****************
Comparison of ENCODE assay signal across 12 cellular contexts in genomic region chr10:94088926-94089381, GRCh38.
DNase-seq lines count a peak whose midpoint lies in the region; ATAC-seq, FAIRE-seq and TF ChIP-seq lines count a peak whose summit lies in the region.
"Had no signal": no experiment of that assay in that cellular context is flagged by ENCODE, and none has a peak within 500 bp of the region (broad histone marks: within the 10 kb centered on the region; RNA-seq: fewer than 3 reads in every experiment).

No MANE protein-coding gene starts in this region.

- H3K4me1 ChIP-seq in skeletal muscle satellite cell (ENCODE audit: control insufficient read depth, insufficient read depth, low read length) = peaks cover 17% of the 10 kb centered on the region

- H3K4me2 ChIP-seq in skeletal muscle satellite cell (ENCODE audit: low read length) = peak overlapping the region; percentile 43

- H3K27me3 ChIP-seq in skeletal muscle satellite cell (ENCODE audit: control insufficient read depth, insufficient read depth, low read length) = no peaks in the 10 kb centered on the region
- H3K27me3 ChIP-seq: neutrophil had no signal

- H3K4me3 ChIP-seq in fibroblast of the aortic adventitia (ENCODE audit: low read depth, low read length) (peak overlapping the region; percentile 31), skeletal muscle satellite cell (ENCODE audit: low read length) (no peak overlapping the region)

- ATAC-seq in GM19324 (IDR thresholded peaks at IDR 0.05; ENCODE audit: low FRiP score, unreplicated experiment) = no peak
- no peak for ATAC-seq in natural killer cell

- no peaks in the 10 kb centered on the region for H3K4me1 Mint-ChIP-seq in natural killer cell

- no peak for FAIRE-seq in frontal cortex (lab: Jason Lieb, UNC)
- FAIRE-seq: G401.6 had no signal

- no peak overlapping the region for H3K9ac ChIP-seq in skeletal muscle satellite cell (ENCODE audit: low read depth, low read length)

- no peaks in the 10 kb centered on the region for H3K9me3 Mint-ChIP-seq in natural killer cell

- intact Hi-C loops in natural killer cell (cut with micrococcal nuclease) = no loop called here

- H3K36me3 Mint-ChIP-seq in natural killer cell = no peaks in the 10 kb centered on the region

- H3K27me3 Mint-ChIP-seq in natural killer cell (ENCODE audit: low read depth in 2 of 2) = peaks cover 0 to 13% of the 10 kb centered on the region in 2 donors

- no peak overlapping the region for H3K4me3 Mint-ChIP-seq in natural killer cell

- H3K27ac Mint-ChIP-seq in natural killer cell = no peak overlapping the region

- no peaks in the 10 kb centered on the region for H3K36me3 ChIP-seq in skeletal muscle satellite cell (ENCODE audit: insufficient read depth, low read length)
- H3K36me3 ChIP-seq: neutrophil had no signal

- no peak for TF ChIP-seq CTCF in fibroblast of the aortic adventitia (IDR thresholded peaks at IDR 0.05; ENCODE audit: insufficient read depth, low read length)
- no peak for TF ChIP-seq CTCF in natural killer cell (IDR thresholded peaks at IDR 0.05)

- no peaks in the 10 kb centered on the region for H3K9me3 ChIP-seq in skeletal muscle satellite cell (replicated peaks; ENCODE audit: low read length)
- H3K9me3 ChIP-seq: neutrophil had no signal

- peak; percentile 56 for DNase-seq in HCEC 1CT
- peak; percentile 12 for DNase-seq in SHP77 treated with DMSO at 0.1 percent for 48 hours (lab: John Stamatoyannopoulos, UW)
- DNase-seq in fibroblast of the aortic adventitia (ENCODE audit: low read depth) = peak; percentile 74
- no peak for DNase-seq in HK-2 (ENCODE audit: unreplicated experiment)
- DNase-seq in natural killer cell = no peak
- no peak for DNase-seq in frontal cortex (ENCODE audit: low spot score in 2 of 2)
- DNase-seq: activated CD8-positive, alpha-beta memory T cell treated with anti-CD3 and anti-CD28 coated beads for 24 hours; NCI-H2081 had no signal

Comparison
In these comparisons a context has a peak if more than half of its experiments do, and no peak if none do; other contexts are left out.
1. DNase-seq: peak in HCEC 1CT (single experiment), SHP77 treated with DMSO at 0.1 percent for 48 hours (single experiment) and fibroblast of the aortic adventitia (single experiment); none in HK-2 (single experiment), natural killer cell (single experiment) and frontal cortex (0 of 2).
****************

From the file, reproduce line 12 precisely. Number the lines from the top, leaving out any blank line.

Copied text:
- no peaks in the 10 kb centered on the region for H3K4me1 Mint-ChIP-seq in natural killer cell